In 1989, about 120 family groups of alpine marmots comprising a total of ca 1,000 individuals (adults, yearlings and juveniles) lived in the area. The averages of 8.1 (1988) and 8.2 (1989) animals per group is comparable to that found in the central Swiss Alps by Wiithrich (1982), but larger than that found in the Berchtesgaden Alps (Germany)(Amold 1990).
Each of two observers simulated a hiker and each chose a foraging adult marmot at random. The choice was made at a distance at which the marmots were not detectably influenced by us (300 m). The selected marmot was approached at normal hiking pace until it disappeared into a burrow. The observer then went to the burrow and left immediately afterwards. The observer withdrew to a distance of approximately 300 m and waited to see if one or two members of the marmot group reappeared within 30 minutes. Care was taken that no group was used twice for the experiments.
The same approach protocol was followed with juvenile marmots, but here the choice was not restricted to foraging animals.
The following variables were recorded:
1) Distance at first reaction (DR): Distance between the animal and the observer at the moment when the marmot first reacted, i.e. lifting its head and looking in the direction of the observer. The distance was measured after the approach;
2) Flight distance (DF): Distance between the animal and the observer at which the stationary or slowly moving animal began to run;
3) First time (FT): The time passing between the moment when the observer withdrew from the marmot burrow until any animal of the group emerged;
4) Second time (ST): The time passing between the moment when the observer withdrew from the marmot burrow until at least two different marmots of the group had reappeared;
5) Alarm calls: Occurrence of a single or a series of alarm calls from any animal of the observed group during the sampling period.
A first series of experiments with adult animals (two years or older) was carried out between 13 June and 24 July and a second series between 30 August and 12 September. The experiments with young of the year took place during 4–27 July and 30 August - 12 September.
We divided the study area into two sections: one in the vicinity of paths (a hiking path touches the marmot territory or leads through it) highly frequented by hikers and one far from paths that were used less frequently. In the remote areas we observed an average of less than 30 hikers, whereas in the vicinity of paths ca 800 hikers where observed on an average day. In total, we found 72 groups in remote areas and 47 groups in areas highly frequented by hikers. There were groups of both types distributed over the whole study area.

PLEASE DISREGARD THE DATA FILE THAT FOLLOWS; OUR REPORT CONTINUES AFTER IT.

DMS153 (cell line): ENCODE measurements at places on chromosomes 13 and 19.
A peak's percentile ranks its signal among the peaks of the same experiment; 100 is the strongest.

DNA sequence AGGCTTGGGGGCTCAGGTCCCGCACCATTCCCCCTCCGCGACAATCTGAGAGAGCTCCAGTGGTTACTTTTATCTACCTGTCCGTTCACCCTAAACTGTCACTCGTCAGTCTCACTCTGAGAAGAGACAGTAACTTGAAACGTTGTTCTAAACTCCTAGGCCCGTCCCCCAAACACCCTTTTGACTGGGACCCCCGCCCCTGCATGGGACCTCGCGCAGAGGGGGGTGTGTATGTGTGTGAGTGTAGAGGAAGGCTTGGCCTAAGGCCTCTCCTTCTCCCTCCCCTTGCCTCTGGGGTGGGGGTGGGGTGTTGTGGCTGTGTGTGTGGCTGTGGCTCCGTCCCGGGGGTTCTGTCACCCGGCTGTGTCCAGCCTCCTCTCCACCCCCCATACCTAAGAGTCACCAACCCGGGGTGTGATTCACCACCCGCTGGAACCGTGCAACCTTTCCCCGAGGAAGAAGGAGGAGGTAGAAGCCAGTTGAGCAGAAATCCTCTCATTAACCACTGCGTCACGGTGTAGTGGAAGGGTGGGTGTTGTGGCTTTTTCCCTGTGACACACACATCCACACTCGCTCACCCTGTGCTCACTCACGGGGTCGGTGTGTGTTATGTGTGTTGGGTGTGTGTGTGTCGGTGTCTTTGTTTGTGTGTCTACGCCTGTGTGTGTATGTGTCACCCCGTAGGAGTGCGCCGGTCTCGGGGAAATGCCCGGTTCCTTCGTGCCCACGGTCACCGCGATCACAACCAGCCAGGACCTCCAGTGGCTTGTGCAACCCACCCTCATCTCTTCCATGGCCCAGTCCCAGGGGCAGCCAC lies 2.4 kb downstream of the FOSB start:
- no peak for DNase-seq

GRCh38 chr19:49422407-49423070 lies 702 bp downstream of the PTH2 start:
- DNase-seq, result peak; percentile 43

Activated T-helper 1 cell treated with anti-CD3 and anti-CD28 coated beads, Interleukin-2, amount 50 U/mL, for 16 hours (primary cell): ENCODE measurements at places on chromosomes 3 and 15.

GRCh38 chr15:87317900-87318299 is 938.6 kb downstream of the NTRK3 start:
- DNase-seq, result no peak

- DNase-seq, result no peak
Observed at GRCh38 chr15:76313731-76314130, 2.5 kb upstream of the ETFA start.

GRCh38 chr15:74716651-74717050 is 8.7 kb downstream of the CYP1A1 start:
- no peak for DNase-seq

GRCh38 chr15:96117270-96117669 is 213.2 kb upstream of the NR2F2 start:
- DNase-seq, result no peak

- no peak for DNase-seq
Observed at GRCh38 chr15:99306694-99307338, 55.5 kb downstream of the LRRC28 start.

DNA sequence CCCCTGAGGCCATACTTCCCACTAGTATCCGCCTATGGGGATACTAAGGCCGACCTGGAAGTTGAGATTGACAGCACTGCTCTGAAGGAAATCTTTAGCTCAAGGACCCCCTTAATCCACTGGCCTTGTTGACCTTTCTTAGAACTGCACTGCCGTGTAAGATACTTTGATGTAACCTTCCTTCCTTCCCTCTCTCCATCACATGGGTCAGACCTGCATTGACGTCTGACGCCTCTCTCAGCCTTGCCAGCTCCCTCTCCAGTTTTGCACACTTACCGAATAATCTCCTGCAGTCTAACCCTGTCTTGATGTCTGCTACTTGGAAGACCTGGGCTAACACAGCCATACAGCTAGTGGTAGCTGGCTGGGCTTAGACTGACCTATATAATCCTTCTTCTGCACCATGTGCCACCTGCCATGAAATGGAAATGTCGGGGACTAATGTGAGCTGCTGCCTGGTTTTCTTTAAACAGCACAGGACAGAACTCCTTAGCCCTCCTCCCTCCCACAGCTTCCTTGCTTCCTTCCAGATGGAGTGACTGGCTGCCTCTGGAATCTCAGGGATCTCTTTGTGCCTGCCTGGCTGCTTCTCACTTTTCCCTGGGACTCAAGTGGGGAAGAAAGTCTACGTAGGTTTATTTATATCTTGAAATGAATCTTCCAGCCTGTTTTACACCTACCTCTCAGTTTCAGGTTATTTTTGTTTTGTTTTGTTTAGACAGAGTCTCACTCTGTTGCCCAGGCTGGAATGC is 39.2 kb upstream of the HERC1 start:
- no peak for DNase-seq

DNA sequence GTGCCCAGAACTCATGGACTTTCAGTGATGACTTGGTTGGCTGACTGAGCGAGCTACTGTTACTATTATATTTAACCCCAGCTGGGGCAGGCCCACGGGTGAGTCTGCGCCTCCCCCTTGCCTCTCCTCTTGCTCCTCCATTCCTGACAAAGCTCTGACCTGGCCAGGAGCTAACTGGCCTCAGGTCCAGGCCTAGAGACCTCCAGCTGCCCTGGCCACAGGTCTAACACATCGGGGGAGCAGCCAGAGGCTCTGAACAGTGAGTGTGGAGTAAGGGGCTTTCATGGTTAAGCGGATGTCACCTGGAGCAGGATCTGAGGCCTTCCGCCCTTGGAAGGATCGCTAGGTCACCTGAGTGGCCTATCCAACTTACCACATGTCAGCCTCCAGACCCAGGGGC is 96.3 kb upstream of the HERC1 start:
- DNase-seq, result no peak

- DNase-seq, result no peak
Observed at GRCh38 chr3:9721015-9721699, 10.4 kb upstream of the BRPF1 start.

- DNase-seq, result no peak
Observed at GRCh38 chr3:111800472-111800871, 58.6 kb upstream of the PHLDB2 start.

Each series consisted of 10 experiments in highly frequented and 10 in less frequented areas. All experiments were made during normal hiking time between 08:30 and 18:00. We observed the animals before the experiment to determine if their behaviour had changed due to recent responses to hikers.
Juvenile marmots leave their natal burrows for the first time in July at the age of about 40 days, and the first set of experiments was made at this time. First reaction and flight happened simultaneously at this time. Therefore, only one variable was recorded. When the experiments were repeated in September, we could differentiate between first reaction and flight distance.
The number of experiments in which first one and then two animals did or did not reappear within 30 minutes after the observer had left the marmot burrows, for less and highly frequented areas.
We used non-parametric tests because several data sets were not normally distributed.
The marmots in highly frequented areas allowed us to approach more closely before they reacted and fled than the animals in less frequented areas (Mann Whitney U-Tests: both Ps < 0.001, N = 20; Fig.1).
In less frequented areas, animals were less likely to reappear at all within 30 minutes than in highly frequented areas (for the first animal: χ2 = 6.667, df = 1, P < 0.05; for the second animal: χ2 = 9.899, df = 1, P < 0.01; Table 1).
There were no significant differences in the distances of reaction or flight between early and late summer in either low-use or high-use areas (Mann Whitney U-Tests: both Ps > 0.05, N = 20).